Public opinion theory and research are becoming increasingly significant in modern societies as people's attitudes and behaviors become ever more volatile and opinion poll data becomes ever more readily available. This major new Handbook is the first to bring together into one volume the whole field of public opinion theory, research methodology, and the political and social embeddedness of polls in modern societies. It comprehensively maps out the state-of-the-art in contemporary scholarship on these topics.

With over fifty chapters written by distinguished international researchers, both academic and from the commercial sector, this Handbook is designed to:

Give the reader an overview of the most important concepts included in and surrounding the term ‘public opinion’ and its application in modern social research; Present the basic empirical concepts for assessing public opinion and opinion changes in society; Provide an overview of the social, political and legal status of public opinion research, how it is perceived by the public and by journalists, and how it is used by governments; Offer a review of the role and use of surveys for selected special fields of application, ranging from their use in legal cases to the use of polls in marketing and campaigns.

The SAGE Handbook of Public Opinion Research provides an indispensable resource for both practitioners and students alike.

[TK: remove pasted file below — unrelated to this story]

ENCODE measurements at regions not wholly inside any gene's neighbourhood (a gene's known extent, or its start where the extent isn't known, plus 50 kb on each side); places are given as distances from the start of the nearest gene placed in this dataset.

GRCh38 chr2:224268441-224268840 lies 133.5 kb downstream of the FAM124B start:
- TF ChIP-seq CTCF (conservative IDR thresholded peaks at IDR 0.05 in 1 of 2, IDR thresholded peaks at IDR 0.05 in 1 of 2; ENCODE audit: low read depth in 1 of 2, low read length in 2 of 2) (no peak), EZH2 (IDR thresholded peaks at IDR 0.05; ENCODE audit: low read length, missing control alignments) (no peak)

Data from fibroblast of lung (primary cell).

The Deliberating Public and Deliberative Polls1


Since the first scientific studies of public opinion were conducted, survey researchers and democratic theorists alike have pondered the central concept of public opinion and its relationship to mass survey data (Price & Neijens, 1997). Early theorists of public opinion framed it as an emergent product of broad discussion—emanating ideally from a debate open to wide popular participation, free-flowing and uncensored, and well-informed (Lasswell, 1941). However, early scientific analysts (e.g., Allport, 1937) found the concept of public opinion as an ‘emergent product’ of discussion difficult to grasp empirically and problematic in a number of respects, and over time they came to accept mass survey data as the only workable empirical expression of public opinion (Key, 1961; Converse, 1987; → ...

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